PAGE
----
When these things do survive, you have to be ready to jump ship, as in the case of WPP and Next; they have gone up several hundred times from where they were when priced for bankruptcy. Thomas Cook is now around 160p from 10p, and could go a lot higher – it was a FTSE 100 company at one point. If their profits recover, there is no reason why it could not be again.
Zak: So are you saying that if you are a bear, you should be wary of established brand names in trying to go short?
Lucian: You should be wary when a company is priced for bankruptcy and it looks like it is going to survive – that there is political will, lenders prepared to cut them slack. It is in fact irrelevant if it is a brand name – look at JJB, Jessops, HMV. What is key is when it is apparent they will be refinanced and survive that you close your positions very quickly and do not hesitate. You have to say, this company looks like it is going to survive – bang. Cut the position and, if necessary, actually reverse it by going long. This is what I did at Thomas Cook — I bought them again last Christmas at 35p after they had already gone up three times. I in fact got out again too early at about 80p, and they have doubled again since then.
Zak: That brings me to money management. When you get into a position, do you already know where you may be getting out in terms of the stop losses / profits?
Lucian: It depends. With Ocado I was short at 70p and I did not have a set stop loss. But when Stuart Rose got involved I could see sentiment was changing, and knowing that there was a huge short position out there I cut them at 90p – 95p. Of course, it was not a very nice loss, but something which was manageable rather than disastrous which would be the case if I was still short now as they approach 300p. I am not saying that I am a genius, but you didn’t have to be particularly smart to realise that sentiment was changing when Stuart Rose got on board.
Zak: But isn’t that the difference between you and the average private investor, in that you have a antenna for detecting whether a situation is going well or not, and most people just do not have that skill? I have spoken to numerous traders now for Spreadbetting Magazine in recent months, and they apparently just wake up in the morning, look at the screen, act and make money. Simple as that! These people have the IQ, the experience and the academic qualifications. With that backing you are likely to succeed in the way that the average person with average abilities is not and so, for them, is there actually any point getting into this game?
‘They are not interested in a compound return of 10% a year for five years. They want to double their money tomorrow. Therefore they cut corners and fall prey to very persuasive salesman out there who peddle the jam tomorrow / get rich quick stories.’
Lucian: I think probably not. By nature, most human beings are greedy — it is what our evolution and Western capitalism is based upon. They are not interested in a compound return of 10% a year for five years. They want to double their money tomorrow. Therefore they cut corners and fall prey to very persuasive salesman out there who peddle the jam tomorrow / get rich quick stories. You tend to get those companies where the management and / or the brokers are persuasive et al and these are the ones the private investors go for and which are very often unsuitable for them. In fact, one of the things that I attach very little importance to is meeting the management. I know a lot of people who get charmed and seduced by snake oil salesmen, rather than looking at the numbers. You can understand a lot by reading the accounts and also the style of an RNS announcement. But actually meeting people in City presentations I find pretty unhelpful.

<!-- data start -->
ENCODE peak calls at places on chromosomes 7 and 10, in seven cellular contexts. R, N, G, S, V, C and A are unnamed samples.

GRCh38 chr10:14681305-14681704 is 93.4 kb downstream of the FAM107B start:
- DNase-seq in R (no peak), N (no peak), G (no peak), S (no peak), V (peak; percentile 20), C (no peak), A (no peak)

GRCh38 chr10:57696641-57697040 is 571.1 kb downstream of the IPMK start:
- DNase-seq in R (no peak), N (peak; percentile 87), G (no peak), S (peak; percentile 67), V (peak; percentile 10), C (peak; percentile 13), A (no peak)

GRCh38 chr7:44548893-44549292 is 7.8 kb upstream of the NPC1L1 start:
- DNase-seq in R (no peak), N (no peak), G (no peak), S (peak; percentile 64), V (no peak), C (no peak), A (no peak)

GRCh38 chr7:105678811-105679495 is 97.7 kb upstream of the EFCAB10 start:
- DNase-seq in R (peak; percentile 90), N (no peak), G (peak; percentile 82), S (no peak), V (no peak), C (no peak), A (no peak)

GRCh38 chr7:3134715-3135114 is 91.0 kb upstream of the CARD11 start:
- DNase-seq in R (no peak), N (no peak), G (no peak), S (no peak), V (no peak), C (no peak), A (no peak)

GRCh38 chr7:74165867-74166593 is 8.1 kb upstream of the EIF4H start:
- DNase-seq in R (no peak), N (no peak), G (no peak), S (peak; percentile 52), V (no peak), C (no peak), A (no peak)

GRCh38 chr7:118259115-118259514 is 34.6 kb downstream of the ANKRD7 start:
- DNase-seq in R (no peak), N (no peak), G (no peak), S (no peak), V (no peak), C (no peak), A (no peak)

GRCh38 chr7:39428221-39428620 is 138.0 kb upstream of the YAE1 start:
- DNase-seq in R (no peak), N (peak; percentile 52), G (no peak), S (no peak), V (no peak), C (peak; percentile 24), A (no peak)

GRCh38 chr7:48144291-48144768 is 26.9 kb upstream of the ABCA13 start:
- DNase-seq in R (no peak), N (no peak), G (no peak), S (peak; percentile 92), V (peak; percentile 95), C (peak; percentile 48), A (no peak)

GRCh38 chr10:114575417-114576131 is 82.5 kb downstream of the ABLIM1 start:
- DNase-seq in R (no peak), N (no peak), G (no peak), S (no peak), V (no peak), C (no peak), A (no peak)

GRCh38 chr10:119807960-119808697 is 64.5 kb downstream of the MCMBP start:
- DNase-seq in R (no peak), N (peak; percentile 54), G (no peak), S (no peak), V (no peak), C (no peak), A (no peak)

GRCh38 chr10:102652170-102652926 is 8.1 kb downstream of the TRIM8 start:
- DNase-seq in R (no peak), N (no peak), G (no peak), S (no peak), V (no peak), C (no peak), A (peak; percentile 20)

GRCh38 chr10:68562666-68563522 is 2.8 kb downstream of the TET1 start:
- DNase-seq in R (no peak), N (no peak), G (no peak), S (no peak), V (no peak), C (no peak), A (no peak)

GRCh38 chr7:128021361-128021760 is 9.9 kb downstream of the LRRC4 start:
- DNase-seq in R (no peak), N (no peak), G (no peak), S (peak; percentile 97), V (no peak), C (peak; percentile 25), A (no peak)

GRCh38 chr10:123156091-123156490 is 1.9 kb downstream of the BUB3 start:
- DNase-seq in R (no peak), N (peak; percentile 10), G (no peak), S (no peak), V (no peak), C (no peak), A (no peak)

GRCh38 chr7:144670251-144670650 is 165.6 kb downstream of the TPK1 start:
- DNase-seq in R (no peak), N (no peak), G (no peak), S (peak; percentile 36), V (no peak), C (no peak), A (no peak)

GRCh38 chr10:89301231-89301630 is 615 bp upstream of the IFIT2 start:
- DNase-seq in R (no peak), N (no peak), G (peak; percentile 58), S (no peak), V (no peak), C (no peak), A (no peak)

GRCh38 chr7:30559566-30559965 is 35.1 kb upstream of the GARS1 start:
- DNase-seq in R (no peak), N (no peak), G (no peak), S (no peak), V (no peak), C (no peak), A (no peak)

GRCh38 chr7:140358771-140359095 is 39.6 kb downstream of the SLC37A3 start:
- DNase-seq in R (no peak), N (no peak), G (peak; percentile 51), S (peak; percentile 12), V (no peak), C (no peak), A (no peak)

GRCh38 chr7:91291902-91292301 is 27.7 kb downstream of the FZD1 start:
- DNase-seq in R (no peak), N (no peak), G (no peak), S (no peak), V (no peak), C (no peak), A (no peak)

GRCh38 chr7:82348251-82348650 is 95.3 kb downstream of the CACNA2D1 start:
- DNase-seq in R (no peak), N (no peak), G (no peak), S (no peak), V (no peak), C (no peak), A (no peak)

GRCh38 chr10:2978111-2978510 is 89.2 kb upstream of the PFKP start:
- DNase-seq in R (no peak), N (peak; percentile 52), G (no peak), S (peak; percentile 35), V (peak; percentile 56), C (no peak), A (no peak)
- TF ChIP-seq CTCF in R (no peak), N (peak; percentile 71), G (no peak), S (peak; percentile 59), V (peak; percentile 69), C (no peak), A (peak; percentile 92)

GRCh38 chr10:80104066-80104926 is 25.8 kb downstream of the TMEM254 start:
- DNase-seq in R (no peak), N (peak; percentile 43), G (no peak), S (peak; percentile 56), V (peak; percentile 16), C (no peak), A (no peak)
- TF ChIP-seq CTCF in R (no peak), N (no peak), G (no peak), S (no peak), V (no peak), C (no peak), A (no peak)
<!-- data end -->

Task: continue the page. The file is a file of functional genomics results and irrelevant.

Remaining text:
The danger is you get caught up by the sales skills and take your eye off the ball. It is quite useful when examining a company not to meet the management.
Zak: Just to finish. The FTSE 100 is getting near to its all time highs, does this mean you are shifting your stance in terms of bear opportunities?
Lucian: Obviously if you are predominantly bearish it is helpful if the market is going down. However, dodgy companies on AIM are always going to be failing whatever the market is doing. I am actually long of quite a few stocks at the moment. As everyone is frightened of cash, the market could have legs for some more upside. I am long of the Japanese index and long of some UK mid caps. But the FTSE 100 is such an international index it is very difficult to link it with the UK now, it is heavily dependent on overseas earnings and has a large commodity element. Certainly, there is value remaining in mid cap UK stocks in my eyes.
Zak: So we are not in a bubble situation, more a business as usual phase in your opinion?
Lucian: I think that we probably are in a bubble as it is unlikely that the answer to the enormous debt overhang is as simple as printing of money. It can’t, to my mind, end in anything other than tears. We are just, to quote a common phrase, constantly ‘kicking the can down the road’. But, short to medium term, which is happening in all asset classes, other than cash and bonds, this rally could have further to go. People are frightened of sitting in cash and government debt. I think that is why equity markets all around the globe are doing so well.
Zak: This is a rhetorical question Lucian: the Japanese authorities have been able to weaken the yen in order to try and inject inflation and hopefully growth into the economy there. Why didn’t they do this 20 years ago?
Lucian: A very good question. I think 20 years ago people did not indulge in ‘Mickey Mouse’ economics.
Zak: But this has got to end badly as otherwise any time there is a recession you could just print money surely?
Lucian: I agree. I have asked people the question myself and I admit that I do not understand. Why is it acceptable now with everyone doing it, not just Japan, but the U.S., the UK and to a lesser extent the rest of Europe? If it were that easy then why weren’t we all doing it in every crisis in history?
Zak: We are obviously so much cleverer now!
Lucian: We are much brighter now. Certainly when I was a kid at University and stuff in the 70s if you put up your hand in class and asked, ‘Sir, why don’t we just print money to get out of problems?’ you would have been laughed out of class.
The answer was ‘No, that is what they do in Zimbabwe and Banana Republics; we don’t do that in the West.’ But now we do do it in the West, and in spades, and I cannot see why it is not going to end in tears just as it has when anyone else has done it before.
Zak: What a wonderfully bright note to end on – for a bear.